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Which sentence is more grammatically correct?

He is being tried on what look like trumped-up charges.
He is being tried on what looks like trumped-up charges.

  • Presumably the first one, given charges. I'd imagine you would hear both a lot in common speech, though. – David John Welsh May 16 '13 at 12:03
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    Both are correct. In the first, look refers to the individual charges, while in the second, looks refers to the issue of charges as singular. There is no grammatical error; the difference is in semantics. – Kris May 16 '13 at 12:38
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This is an example of a free relative clause. The relative pronoun can be singular or plural, depending on the context.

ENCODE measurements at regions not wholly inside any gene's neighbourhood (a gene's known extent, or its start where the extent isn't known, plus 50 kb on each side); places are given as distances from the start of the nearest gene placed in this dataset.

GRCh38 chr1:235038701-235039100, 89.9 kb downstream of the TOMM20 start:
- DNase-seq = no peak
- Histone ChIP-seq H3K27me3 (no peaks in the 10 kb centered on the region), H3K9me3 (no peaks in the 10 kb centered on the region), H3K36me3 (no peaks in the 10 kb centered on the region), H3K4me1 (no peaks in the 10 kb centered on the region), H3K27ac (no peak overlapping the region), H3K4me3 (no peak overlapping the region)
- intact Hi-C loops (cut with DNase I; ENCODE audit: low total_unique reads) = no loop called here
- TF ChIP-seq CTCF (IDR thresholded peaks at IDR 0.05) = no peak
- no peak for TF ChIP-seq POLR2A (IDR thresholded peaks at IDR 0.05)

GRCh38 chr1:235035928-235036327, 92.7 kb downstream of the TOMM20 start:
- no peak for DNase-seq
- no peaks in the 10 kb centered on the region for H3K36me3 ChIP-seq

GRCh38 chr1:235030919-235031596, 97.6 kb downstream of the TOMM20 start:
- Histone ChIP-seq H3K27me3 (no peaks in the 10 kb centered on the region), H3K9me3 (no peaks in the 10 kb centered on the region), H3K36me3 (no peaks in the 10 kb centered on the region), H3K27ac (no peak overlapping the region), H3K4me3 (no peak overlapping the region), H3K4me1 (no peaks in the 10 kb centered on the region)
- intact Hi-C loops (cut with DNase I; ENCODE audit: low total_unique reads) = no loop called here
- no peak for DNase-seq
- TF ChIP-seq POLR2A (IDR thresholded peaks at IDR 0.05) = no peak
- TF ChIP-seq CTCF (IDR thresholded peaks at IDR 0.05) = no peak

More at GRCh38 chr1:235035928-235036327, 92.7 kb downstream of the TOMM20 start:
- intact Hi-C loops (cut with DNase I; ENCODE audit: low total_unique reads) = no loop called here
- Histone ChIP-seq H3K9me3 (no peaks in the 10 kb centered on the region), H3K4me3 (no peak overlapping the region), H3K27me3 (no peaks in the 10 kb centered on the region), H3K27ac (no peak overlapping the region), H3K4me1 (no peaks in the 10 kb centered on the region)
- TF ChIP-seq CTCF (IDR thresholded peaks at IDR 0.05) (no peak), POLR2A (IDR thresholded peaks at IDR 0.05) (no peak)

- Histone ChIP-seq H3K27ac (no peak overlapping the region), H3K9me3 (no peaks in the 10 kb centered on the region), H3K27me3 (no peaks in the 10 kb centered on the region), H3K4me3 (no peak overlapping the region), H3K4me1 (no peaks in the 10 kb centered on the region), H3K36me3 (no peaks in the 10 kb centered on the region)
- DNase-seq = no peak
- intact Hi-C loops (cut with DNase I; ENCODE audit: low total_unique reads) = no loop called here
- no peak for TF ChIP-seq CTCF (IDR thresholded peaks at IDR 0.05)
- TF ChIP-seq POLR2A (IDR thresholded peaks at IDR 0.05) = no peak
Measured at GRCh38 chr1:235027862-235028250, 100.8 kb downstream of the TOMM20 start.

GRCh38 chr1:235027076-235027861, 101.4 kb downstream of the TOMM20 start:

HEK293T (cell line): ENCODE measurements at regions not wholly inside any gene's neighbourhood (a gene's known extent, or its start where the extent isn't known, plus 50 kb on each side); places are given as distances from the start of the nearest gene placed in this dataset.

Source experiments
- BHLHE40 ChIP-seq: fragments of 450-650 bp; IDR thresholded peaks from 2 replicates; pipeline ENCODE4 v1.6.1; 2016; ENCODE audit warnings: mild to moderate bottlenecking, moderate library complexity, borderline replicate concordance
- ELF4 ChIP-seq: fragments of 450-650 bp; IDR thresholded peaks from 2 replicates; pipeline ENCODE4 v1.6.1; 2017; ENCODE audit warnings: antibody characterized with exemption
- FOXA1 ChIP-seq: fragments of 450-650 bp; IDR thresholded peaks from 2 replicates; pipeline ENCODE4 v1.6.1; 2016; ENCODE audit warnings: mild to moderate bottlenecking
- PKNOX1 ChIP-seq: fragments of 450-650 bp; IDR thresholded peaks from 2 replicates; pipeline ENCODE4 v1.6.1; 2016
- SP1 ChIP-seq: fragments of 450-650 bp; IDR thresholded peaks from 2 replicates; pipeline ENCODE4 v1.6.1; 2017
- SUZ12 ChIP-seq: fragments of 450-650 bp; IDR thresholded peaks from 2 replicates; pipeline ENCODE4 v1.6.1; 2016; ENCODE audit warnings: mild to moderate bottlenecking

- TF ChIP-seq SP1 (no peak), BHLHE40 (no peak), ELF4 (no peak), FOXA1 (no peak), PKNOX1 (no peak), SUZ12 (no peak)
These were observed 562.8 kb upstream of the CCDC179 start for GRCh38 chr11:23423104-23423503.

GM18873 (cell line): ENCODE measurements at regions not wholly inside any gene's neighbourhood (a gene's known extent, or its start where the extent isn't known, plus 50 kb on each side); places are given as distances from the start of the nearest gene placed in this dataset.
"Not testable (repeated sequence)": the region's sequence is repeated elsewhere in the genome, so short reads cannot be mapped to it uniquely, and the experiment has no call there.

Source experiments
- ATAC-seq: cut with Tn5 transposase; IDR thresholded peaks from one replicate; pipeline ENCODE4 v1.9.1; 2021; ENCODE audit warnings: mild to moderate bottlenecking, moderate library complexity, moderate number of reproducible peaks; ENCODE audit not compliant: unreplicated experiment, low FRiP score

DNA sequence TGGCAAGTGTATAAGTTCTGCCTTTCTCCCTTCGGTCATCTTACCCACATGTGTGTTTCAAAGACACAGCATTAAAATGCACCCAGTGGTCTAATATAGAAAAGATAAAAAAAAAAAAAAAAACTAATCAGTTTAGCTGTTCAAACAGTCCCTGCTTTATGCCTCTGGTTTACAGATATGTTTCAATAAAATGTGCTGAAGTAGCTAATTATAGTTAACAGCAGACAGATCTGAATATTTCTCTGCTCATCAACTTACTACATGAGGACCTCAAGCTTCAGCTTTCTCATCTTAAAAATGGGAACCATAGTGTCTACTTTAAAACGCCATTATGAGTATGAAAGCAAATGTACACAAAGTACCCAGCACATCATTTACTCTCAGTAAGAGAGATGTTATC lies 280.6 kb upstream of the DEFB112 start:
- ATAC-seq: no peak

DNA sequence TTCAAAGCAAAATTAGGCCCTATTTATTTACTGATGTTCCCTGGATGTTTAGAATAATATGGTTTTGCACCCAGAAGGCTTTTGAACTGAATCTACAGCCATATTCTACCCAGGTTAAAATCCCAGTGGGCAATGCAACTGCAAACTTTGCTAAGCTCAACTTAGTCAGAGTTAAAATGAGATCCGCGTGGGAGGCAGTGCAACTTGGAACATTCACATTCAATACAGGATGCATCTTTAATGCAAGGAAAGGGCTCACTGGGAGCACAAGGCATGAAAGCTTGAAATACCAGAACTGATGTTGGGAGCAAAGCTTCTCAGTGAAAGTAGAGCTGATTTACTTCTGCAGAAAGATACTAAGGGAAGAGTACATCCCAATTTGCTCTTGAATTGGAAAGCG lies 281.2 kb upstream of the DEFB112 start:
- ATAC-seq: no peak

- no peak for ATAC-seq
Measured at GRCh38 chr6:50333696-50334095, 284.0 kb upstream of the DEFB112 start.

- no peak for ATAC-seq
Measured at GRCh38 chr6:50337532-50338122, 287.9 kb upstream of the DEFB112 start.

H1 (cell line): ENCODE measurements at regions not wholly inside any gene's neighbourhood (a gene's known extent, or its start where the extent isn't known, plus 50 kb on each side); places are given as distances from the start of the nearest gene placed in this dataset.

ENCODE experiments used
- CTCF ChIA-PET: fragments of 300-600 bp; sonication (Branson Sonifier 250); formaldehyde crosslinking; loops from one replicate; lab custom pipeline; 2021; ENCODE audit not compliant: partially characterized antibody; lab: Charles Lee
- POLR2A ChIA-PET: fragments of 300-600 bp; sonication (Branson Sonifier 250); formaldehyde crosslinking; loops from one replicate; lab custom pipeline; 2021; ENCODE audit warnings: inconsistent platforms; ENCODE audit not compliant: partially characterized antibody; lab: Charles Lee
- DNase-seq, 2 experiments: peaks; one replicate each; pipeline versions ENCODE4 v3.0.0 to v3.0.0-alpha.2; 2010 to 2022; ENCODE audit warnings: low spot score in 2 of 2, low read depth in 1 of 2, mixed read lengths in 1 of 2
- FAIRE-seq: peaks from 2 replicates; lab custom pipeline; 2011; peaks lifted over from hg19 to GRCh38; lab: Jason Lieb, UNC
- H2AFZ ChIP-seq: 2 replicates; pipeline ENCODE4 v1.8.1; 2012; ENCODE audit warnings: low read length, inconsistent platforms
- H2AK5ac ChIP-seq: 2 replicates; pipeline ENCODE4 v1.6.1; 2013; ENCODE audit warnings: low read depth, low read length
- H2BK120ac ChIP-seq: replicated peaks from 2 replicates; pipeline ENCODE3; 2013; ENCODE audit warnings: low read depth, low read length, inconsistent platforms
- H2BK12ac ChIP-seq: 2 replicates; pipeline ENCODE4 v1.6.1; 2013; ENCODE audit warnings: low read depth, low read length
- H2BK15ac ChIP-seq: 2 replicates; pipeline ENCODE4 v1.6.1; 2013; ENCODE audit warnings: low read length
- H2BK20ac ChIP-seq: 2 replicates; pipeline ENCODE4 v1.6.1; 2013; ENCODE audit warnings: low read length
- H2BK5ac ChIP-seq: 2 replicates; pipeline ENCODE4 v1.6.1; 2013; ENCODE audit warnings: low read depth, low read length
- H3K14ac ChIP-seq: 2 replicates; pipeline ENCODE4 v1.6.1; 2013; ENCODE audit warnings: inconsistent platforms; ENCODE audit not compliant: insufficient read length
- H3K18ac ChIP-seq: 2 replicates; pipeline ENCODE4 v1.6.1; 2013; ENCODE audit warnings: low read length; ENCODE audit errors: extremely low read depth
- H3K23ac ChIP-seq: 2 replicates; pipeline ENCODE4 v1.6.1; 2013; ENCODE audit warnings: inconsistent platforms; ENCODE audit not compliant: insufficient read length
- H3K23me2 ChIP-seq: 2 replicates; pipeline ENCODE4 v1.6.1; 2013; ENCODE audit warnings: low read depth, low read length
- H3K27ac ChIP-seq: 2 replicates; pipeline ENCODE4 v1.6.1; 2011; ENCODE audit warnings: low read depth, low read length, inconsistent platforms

In a bound relative clause, the relative pronoun has the same grammatical number as its antecedent, but a free relative clause has no antecedent. When you're not sure which number to use for a free clause, you can often deduce it by comparing an equivalent independent clause with a demonstrative subject. For example:

These look like trumped-up charges.
This looks like trumped-up charges.

Both of these sentences are grammatical, with slightly different meanings. In the first sentence, the subject refers to the charges; in the second, it refers to the situation:

This looks like [a case of] trumped-up charges.

Many writers will prefer the first example because the grammatical number obviously agrees throughout, but both are correct. Likewise, both of your examples are correct, although many writers will prefer the first because of the consistent number:

He is being tried on what look like trumped-up charges.
He is being tried on what looks like trumped-up charges.

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